First Stick Program History

A child’s first lacrosse stick not only serves as a means to play the sport, but a symbol of life-enhancing values such as confidence, teamwork, sportsmanship and leadership that can be developed through lacrosse.

Those are the hallmarks of the US Lacrosse First Stick Program, which piloted in 2010 through the generous assistance of individual donors who provided an initial gift of $100,000. Since that time, the support of many donors has allowed US Lacrosse to build the First Stick Program into a cornerstone initiative that seeks to expand participation in the sport beyond traditional boundaries and inspire kids to play hard, dream big and act responsibly within the sport of lacrosse and the game of life. “We welcome the opportunity to continually develop the First Stick Program to bring lacrosse to non-traditional and diverse communities where there are barriers for participation,” says Steve Stenersen, president and CEO of US Lacrosse.

The First Stick Program is inspired by the life journey and experiences of its founders, Paul Meyer, Peter Gibson and Lou Delligatti, who were teammates and friends at Oceanside (N.Y.) High School. Grateful for the positive way in which sports shaped their lives, they decided to initiate the First Stick Program to provide opportunities for young people to receive similar benefits through lacrosse.

Meyer grew up in difficult circumstances of addiction, abuse and instability. By age 15, he was living on his own while attending Oceanside High School, where he was introduced to the game of lacrosse, the positive benefits of the high school athletic community, and the Martin Bernstein family, which adopted him during his junior year.

Gibson, Delligatti and Meyer all played football at Oceanside under legendary head football coach Roy Kessenich, father of ESPN lacrosse announcer Quint Kessenich. Coach Kessenich provided a safe, encouraging support system and reliable mentoring for the three young athletes and many others as they journeyed from adolescence to manhood.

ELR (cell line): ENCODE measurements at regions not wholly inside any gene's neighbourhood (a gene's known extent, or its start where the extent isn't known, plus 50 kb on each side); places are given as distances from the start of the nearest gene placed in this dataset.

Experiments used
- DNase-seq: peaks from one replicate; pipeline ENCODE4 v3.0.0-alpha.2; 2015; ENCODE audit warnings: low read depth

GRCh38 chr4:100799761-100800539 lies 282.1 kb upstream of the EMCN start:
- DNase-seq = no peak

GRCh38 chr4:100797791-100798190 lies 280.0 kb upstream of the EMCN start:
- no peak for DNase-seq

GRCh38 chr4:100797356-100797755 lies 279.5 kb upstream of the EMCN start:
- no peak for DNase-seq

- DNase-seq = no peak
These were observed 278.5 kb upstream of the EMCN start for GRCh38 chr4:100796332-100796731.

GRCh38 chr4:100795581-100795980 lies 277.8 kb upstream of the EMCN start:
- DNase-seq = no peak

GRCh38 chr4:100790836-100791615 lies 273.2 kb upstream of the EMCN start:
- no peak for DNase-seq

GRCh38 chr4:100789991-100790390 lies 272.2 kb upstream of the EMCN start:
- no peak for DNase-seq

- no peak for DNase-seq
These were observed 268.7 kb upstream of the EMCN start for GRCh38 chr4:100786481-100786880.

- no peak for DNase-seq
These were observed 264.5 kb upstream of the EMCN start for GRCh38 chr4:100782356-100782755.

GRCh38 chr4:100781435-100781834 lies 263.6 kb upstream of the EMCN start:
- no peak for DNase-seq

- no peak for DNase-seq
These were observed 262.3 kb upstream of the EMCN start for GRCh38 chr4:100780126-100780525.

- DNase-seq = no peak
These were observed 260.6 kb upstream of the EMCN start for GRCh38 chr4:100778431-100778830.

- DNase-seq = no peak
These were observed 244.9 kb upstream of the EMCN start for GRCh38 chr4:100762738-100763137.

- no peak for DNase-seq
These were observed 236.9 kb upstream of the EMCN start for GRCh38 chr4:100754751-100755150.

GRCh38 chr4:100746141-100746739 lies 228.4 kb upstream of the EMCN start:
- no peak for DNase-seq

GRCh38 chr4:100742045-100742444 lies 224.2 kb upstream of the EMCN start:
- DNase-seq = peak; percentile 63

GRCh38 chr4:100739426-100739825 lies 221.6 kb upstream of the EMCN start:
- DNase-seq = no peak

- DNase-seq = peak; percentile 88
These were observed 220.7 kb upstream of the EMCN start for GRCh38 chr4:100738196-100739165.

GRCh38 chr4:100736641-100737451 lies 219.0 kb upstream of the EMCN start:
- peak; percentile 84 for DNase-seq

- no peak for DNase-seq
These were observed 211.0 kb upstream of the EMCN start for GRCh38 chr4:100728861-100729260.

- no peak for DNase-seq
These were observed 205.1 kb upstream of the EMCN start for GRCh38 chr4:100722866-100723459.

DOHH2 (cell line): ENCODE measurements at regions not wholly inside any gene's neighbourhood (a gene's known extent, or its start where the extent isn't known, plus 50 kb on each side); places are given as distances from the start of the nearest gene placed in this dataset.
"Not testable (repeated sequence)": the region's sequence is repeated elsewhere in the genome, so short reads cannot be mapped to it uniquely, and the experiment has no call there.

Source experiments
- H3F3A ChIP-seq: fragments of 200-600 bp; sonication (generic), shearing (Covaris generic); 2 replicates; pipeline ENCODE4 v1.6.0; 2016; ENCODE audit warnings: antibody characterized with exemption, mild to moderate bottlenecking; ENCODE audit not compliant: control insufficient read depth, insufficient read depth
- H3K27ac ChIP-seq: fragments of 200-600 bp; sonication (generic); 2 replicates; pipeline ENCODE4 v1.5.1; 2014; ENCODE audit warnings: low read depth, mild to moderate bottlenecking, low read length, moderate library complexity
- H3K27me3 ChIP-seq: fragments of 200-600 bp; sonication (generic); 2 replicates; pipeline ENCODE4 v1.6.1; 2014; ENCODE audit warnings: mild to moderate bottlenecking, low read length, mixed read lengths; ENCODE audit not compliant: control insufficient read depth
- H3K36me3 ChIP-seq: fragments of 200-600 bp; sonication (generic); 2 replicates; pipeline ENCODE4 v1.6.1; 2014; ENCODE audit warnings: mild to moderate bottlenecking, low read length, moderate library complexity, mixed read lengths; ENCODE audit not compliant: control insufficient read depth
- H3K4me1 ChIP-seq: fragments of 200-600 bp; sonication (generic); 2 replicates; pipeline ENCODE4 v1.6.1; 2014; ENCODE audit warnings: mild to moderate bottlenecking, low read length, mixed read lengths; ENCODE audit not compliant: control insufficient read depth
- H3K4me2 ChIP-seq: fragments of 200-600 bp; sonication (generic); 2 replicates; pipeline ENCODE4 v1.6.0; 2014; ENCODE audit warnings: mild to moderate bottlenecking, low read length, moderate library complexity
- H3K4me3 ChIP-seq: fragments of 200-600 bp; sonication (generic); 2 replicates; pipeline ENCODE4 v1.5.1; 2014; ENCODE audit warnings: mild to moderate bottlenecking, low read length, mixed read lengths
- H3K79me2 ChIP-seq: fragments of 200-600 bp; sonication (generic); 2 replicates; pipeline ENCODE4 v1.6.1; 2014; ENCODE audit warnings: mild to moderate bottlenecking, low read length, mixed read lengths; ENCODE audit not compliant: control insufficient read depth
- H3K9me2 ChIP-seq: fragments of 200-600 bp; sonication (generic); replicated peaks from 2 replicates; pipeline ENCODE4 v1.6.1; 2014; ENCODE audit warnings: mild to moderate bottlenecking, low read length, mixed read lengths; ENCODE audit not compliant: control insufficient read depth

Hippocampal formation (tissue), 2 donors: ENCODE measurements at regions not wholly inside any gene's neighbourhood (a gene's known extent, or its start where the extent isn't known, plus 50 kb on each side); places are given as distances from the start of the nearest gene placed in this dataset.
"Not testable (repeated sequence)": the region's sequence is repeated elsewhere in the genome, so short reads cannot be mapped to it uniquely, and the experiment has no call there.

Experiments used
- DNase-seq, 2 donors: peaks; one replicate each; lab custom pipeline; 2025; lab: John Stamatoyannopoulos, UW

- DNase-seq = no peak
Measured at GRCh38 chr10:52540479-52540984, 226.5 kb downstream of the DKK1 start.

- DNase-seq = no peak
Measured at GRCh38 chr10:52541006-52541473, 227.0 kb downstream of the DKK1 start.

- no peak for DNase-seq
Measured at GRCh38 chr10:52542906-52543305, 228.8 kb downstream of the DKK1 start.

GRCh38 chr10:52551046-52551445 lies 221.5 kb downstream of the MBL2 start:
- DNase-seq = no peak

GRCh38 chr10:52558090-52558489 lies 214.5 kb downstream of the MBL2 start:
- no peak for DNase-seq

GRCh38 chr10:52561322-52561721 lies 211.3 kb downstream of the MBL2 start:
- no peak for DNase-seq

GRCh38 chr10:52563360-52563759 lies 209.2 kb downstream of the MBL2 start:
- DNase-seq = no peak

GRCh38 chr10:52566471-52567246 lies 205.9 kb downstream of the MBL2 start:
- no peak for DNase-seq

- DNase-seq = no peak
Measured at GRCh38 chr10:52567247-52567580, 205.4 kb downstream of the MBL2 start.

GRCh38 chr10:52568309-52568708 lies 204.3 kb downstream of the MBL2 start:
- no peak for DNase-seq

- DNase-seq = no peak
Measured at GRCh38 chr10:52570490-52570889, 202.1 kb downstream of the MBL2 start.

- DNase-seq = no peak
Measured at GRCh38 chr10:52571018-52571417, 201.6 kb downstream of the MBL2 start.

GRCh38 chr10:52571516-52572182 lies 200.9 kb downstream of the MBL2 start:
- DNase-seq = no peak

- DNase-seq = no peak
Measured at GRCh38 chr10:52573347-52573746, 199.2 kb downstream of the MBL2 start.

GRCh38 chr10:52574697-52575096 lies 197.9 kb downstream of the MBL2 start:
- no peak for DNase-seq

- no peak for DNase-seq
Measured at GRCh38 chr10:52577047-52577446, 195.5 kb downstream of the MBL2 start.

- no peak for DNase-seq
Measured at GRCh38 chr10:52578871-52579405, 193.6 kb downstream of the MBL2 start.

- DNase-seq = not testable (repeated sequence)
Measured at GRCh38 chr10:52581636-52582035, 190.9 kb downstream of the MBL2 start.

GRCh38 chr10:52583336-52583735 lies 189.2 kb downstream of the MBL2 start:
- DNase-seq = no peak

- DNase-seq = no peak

Coach Kessenich personally took Meyer under his wing when he arrived at Oceanside High School and encouraged him to join the athletic community, where he played football and lacrosse. As teammates and through athletic competition, Gibson, Delligatti and Meyer discovered they could achieve their personal goals, and learned about commitment, character and community.

Through lacrosse, Meyer was also introduced to the Bernstein family by his teammate and friend, Scott Bernstein. The Bernstein family and its patriarch, Martin B. Bernstein, embodied the spirit of generosity and compassion. They took Meyer in and made him part of their family. Meyer, now a successful businessman, husband and father, lives in Georgia and coaches lacrosse at Greenbrier High School, a program he helped start. He also participates in the local YMCA lacrosse program.

Gibson played three sports - football, baseball and basketball - at Oceanside and was the quarterback for Kessenich’s 1977 county championship team.  Now a successful businessman and beloved father, Gibson is working to help develop the Rutgers University student athlete Life Skills Program. He is active in other charities such as the Trenton Boys and Girls Club and Catholic Charities of New Jersey and also helps coach his son’s lacrosse team.

Delligatti, a two-sport athlete in high school, played collegiate lacrosse for Towson University. Delligatti then played 10 years as a professional indoor lacrosse player, coached by Stenersen, among others. He now resides in Augusta, Georgia, where he is the regional sales manager for SignCo and maintains close ties with Meyer and his family.

“I want other young people to have destiny-changing experiences by having access to a sport that requires teamwork, discipline, determination and physical fitness” said Meyer. “A lacrosse stick is more than just a piece of sporting equipment. It symbolizes an opportunity to work hard, achieve your goals and share your gifts.”

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